Monopoly’s Secret Weapon

Carole McFaddan

So, who ever thought we could learn things from our favorite childhood board games? Oh, right! Of course Parker Brothers’ Clue taught us how to solve crime and murder mysteries and Hasbro’s Game of Life taught us how we’d make out in the real world. But who would have ever guessed that the makers of Monopoly, not only instilled corporate capitalism in our minds but also saved the lives of Ally soldiers during World War II?

During World War II the board game Monopoly served allied prisoners with a “real life tool to get out of jail,” said Brian McMahon in Mental Floss Magazine. During WWII, the game set had become a standard element of aid packages delivered to allied prisoners of war from the Red Cross and in 1941, the British Secret Service requested that the game’s British licensee John Waddington Ltd. add secret extras to some sets.

In addition to the normal pieces, such as the dog, top hat, and racecar, these get out of jail sets enclosed a metal file, compass, and silk maps of Allied safe houses. The use of silk maps was of special interest due to the fact that it folds silently and into small spaces easily. The British Secret Service and Waddington Ltd. mastered a newly designed box for the product, with secret compartments to hide the new pieces and currency.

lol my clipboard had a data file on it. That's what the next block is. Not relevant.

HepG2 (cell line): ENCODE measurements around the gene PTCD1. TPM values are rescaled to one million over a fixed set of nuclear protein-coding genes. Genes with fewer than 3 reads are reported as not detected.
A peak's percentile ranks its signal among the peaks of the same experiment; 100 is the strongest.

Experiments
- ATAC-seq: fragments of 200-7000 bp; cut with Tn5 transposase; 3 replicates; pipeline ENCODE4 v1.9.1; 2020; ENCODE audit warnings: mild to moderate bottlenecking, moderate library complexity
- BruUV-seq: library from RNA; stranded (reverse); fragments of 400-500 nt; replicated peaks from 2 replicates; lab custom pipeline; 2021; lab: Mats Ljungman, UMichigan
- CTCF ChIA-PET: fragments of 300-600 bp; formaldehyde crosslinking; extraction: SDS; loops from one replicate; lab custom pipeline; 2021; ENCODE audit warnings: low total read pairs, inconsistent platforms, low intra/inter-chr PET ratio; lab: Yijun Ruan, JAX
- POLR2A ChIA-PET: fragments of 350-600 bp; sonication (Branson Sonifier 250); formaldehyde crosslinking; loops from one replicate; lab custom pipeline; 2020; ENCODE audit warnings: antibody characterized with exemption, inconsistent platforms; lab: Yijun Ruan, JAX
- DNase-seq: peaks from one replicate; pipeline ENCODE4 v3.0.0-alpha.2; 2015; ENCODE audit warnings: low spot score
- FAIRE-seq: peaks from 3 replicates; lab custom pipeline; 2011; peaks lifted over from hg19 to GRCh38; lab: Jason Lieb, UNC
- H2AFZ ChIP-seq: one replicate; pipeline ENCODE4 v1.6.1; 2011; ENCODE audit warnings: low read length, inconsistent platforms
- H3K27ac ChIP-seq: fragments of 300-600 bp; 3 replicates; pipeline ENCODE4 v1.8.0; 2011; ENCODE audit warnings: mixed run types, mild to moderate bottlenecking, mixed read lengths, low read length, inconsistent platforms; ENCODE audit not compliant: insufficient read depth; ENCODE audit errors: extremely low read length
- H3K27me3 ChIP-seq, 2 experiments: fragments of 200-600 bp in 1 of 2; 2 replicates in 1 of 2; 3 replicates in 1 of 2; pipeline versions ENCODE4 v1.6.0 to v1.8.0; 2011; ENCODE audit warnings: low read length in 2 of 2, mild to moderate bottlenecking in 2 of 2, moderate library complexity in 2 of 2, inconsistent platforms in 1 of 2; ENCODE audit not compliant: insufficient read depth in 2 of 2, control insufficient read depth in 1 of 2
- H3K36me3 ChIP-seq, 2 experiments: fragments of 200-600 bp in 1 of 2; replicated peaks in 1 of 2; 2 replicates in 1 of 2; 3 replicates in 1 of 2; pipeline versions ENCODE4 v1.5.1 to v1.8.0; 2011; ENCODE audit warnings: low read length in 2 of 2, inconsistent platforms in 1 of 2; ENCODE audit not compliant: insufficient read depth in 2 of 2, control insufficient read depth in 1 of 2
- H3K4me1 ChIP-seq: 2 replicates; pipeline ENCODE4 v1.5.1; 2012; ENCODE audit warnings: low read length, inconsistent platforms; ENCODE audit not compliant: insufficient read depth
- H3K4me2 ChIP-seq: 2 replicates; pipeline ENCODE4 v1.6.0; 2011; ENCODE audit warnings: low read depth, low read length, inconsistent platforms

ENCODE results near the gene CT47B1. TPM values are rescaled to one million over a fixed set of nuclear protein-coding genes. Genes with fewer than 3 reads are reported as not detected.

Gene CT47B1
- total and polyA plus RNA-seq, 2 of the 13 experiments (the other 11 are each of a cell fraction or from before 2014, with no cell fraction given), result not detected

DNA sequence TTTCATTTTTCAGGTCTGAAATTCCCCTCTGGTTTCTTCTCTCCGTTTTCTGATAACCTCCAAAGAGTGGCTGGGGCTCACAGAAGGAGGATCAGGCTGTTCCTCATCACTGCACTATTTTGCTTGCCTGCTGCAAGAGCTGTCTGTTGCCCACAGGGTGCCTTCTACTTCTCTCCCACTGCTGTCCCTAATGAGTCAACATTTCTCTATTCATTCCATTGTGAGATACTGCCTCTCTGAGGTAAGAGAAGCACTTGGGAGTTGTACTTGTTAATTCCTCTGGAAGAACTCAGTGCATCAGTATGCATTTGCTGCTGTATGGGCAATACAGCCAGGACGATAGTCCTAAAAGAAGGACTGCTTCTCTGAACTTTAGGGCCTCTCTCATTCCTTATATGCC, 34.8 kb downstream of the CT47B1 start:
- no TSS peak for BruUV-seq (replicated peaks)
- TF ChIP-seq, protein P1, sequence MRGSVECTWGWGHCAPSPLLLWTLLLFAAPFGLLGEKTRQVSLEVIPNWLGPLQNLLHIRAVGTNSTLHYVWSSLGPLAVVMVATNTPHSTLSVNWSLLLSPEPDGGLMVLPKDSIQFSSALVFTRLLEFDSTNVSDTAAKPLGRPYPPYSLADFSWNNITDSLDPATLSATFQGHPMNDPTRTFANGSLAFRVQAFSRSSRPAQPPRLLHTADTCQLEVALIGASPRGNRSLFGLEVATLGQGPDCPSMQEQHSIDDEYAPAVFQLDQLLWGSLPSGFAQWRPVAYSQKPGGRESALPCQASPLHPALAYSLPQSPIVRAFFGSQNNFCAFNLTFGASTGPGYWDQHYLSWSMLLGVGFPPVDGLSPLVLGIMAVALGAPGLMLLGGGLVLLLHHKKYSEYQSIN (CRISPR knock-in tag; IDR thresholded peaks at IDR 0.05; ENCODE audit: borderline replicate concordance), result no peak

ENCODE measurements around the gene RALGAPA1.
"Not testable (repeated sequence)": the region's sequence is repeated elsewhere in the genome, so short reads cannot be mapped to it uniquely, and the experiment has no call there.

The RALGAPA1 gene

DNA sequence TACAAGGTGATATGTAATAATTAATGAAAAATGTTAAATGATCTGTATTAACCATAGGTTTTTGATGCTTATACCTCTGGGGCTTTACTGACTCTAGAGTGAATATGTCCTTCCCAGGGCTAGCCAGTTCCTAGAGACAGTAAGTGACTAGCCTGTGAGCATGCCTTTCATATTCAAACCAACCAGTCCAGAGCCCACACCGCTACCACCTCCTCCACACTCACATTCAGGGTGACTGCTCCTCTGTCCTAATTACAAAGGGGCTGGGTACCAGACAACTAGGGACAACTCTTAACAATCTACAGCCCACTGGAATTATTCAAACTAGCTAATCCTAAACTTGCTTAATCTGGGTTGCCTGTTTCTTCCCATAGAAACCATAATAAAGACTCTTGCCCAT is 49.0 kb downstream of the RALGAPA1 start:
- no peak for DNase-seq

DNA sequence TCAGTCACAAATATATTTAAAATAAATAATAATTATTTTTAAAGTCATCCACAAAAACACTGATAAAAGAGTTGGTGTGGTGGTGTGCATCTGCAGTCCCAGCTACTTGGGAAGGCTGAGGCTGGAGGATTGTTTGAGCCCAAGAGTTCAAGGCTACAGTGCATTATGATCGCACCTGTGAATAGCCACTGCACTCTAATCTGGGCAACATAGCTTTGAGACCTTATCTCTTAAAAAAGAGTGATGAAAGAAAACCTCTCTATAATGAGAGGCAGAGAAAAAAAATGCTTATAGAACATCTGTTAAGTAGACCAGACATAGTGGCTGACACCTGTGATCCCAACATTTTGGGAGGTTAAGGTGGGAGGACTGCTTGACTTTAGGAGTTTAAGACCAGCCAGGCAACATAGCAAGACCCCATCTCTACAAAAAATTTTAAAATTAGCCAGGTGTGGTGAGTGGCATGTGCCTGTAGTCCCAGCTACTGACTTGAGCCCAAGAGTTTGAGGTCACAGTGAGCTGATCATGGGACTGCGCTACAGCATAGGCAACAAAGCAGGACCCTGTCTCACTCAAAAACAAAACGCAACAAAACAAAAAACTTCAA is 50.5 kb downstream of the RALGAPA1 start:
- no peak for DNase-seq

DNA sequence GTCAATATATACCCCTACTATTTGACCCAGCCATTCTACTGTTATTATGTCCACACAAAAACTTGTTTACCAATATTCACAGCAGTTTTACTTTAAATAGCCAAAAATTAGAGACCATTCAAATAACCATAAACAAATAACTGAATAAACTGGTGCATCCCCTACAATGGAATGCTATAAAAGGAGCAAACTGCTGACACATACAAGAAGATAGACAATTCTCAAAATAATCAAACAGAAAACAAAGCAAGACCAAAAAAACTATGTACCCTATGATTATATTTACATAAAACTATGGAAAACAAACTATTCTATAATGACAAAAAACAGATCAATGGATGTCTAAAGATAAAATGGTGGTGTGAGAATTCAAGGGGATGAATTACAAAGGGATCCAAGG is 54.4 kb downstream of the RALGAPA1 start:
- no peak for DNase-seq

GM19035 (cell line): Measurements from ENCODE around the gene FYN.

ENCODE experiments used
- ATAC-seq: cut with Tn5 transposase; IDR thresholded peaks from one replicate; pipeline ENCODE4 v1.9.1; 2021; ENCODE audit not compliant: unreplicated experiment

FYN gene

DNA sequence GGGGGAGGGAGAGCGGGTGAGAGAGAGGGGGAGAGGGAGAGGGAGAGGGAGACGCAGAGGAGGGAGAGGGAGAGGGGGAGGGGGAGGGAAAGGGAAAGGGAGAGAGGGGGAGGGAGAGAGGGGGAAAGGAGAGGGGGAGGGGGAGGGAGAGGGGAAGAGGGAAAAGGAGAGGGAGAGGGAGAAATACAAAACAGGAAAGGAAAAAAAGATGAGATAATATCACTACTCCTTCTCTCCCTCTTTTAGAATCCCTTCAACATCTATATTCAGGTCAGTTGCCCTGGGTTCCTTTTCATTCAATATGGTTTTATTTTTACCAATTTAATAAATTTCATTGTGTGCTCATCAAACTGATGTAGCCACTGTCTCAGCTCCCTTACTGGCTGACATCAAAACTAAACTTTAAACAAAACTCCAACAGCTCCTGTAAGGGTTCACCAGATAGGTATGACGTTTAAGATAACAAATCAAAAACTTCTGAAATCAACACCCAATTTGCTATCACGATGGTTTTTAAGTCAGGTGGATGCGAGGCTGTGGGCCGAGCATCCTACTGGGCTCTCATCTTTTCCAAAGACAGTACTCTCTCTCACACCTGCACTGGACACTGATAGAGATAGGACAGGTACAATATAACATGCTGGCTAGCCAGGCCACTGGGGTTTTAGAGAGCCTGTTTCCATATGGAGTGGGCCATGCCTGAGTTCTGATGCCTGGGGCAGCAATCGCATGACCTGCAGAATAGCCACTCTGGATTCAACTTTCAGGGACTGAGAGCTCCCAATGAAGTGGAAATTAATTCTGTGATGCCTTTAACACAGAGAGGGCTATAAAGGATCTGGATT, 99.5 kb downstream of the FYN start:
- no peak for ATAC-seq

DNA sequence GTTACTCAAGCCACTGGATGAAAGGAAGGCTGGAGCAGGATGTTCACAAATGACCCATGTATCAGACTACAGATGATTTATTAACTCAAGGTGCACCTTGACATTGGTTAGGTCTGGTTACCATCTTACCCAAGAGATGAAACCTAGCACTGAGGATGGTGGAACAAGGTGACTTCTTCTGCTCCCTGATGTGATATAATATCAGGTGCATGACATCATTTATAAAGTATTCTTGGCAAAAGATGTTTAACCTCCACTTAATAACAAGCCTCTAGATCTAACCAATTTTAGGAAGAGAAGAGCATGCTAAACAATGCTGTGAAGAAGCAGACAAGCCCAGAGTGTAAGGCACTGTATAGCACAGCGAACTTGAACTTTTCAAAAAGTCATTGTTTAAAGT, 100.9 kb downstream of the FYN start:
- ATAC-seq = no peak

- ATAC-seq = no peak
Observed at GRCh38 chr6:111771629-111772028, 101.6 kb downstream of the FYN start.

Departing allied soldiers were notified that if captured they should look out for the special editions, identified by a red dot in the Free Parking space. Any sets remaining in the U.K. were destroyed after the war. Of the 35,000 prisoners of war who escaped German prison camps by the end of the war it is unknown how many owe their breakout to the classic board game.

The game also played a role in the Cold War, with communist countries declaring the game capitalist propaganda, and thus banning it. Despite many laws and others “Marxist-inspired alternative games” such as Hungary’s Save or Russia’s Manage, contraband versions of the capitalist diversion were quite popular behind the Iron Curtain.

After the war, all remaining special edition sets were destroyed and everyone involved in the plot were sworn to secrecy. Although the war was over, Monopoly’s role went unrecognized because of the strict secrecy surrounding the plot until 2007, when the case was de-classified. The reason for the secrecy was very simple: Should another war occur, Allied officials wanted to be able to break out the games once more.